LangChain Templates: A powerful collection of customizable chains and agents

Editing and customizing the internals of LangChain agents and chains is not a pleasant experience. LangChain Templates solves this issue by exposing the inner workings as downloadable templates.

A Parrot Reading Instructions From a Book
LangChain Templates: An Easy Way to Customize Chains and Agents
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New to LangChain? Start with this introductory post first. It'll give you a great overview of everything you need to know before diving in. Come back when you're done!

Introduction to LangChain

Since I've been covering LangChain recently, I am not going to write yet another introduction about the framework.

If you're not familiar with LangChain, fear not! This blog is just for you. Go ahead and start here and come back when you're done.

I'll wait for you to finish. โณ ๐Ÿ‘€

Prompt Templates... NOT

Phew! Thanks to the posts here, you're now a LangChain Master, and we can move on. LangChain provides developers with Prompt Templates that act as placeholders allowing us to define LLM prompts quickly and easily.

Here's how a PromptTemplate works:

from langchain.prompts import PromptTemplate

prompt_template = PromptTemplate.from_template(
    "Tell me a {adjective} joke about {content}."
)
prompt_template.format(adjective="funny", content="chickens")

Source: https://python.langchain.com/docs/modules/model_io/prompts/prompt_templates/

But LangChain already has Prompt Templates you say! So how are LangChain Templates different? The similar names may confuse you but as we'll see in this post, they're not the same thing.

Here's why ๐Ÿ‘‡

Exploring LangChain Templates

From the official docs:

LangChain Templates are the easiest and fastest way to build a production-ready LLM application. These templates serve as a set of reference architectures for a wide variety of popular LLM use cases. They are all in a standard format which make it easy to deploy them with LangServe.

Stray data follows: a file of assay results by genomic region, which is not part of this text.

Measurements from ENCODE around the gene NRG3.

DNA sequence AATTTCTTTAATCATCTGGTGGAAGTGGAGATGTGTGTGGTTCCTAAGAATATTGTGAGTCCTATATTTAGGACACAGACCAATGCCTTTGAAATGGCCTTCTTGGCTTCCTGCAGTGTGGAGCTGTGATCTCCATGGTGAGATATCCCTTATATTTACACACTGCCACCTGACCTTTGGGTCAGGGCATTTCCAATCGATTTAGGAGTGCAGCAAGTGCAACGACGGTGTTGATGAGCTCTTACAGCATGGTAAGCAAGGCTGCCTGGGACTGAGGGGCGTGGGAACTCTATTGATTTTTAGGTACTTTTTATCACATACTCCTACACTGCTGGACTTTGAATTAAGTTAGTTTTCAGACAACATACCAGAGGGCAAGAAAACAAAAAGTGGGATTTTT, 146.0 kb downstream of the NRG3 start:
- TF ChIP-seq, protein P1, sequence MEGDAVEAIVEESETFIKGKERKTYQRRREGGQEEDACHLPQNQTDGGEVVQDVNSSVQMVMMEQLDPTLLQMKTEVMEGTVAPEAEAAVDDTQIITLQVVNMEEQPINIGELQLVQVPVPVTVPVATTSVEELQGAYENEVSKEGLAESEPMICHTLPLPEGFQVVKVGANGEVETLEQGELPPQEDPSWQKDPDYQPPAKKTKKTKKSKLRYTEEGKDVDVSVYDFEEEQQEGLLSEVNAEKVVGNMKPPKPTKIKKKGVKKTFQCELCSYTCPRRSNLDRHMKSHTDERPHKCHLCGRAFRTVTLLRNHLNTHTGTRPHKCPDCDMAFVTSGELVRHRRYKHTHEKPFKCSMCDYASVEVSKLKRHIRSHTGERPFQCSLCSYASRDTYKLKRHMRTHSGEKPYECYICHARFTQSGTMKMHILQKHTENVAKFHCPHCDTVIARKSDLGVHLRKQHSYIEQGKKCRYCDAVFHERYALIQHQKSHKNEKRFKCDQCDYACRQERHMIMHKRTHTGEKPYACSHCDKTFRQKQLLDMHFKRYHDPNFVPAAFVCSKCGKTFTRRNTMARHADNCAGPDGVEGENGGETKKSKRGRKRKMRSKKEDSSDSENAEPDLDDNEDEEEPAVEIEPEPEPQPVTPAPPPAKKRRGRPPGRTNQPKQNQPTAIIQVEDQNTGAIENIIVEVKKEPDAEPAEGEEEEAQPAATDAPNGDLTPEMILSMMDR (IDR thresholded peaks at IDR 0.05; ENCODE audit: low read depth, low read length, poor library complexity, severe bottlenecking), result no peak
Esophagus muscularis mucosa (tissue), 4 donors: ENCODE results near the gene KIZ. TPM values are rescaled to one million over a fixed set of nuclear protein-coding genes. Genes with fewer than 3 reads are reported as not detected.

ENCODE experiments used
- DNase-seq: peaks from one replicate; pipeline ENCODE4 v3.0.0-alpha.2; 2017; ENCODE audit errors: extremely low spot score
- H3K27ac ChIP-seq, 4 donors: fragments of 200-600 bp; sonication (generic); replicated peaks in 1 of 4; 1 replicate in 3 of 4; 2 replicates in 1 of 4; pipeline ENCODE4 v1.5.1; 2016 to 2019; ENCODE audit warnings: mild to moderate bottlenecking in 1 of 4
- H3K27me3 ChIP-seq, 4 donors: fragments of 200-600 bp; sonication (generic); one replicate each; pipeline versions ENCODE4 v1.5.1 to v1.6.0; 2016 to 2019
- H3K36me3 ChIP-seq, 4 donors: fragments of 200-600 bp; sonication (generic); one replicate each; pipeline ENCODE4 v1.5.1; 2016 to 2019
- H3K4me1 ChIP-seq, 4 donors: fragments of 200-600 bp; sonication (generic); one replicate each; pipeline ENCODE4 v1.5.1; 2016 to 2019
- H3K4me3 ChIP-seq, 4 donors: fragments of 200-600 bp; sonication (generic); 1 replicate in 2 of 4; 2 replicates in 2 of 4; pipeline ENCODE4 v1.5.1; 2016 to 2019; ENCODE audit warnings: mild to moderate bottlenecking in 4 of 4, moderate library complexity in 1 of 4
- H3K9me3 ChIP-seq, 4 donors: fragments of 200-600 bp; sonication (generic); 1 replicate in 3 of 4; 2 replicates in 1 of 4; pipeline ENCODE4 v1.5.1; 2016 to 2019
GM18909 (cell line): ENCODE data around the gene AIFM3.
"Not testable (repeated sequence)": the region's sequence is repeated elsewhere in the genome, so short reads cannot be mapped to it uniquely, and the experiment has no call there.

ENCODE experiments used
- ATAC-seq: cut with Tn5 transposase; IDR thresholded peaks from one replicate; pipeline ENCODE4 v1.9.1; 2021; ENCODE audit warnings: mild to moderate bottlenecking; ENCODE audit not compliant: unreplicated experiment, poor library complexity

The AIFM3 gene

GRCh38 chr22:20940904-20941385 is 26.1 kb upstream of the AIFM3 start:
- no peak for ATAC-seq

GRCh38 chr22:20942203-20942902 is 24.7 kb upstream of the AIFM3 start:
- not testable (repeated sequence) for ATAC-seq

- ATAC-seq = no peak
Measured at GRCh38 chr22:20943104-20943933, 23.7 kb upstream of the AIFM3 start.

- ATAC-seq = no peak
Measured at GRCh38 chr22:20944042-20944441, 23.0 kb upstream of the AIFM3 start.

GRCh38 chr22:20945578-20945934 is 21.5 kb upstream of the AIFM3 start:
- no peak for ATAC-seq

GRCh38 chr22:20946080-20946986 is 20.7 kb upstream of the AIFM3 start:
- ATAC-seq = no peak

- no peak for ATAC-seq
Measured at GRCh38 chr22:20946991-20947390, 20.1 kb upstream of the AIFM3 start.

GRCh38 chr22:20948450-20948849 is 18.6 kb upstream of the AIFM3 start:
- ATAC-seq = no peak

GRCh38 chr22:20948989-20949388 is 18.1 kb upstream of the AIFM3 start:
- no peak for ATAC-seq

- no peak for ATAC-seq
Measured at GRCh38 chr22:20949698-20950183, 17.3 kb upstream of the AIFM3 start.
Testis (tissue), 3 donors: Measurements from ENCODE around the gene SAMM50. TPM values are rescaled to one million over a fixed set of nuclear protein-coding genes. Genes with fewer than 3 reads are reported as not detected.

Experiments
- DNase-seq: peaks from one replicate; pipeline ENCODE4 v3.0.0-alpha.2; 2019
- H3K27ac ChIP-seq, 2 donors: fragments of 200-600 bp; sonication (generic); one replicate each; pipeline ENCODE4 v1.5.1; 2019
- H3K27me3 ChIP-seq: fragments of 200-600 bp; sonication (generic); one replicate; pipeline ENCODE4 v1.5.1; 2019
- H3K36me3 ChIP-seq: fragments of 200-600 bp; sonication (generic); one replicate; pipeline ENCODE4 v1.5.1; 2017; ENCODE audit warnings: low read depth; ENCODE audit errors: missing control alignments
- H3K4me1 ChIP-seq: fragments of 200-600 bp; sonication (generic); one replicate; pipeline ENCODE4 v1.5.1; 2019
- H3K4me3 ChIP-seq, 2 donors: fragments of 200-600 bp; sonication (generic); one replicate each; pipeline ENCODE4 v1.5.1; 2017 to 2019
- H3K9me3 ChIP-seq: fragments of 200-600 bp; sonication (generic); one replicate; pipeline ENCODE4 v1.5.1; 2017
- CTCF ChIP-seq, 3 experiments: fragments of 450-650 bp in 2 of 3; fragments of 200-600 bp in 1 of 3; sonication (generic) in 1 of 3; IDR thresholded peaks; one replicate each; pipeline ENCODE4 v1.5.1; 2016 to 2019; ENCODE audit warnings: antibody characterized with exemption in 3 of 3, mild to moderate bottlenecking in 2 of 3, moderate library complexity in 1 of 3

As Harrison Chase, the co-founder of LangChain wrote in this ProductHunt comment, the need developers have to edit and customize the internals of the chains/agents prompted the creation of LangChain Templates.

Instead of having all the chains/agents as part of the Python library's source code, LangChain Templates now exposes all the inner workings of the relevant chains and agents as downloadable templates easily accessible directly within the application code.

Let's see how this works with the rag-conversation template one of the most popular LLM use-cases.

RAG Conversation Template

We're going to write just a few necessary lines of code for the example below, then, we'll take a look at how we can access the templates from within your project.

Let's get started! We'll need to do the following:

  • Install the LangChain CLI
  • Add a rag-conversation Template to a new (or existing) Project
  • Review Directory Structure
  • Deploy and Test (Optional)
    • OpenAI and Pinecone API Keys required

Install the LangChain CLI

In your terminal window, type the following and hit return to install the LangChain CLI:

pip install -U "langchain-cli[serve]"

Create a New LangChain Project

In your work directory, and using the newly installed LangChain CLI, let's use it to create our first app and include the rag-conversation package by specifying it using the --package flag, as shown below:

langchain app new testApp --package rag-conversation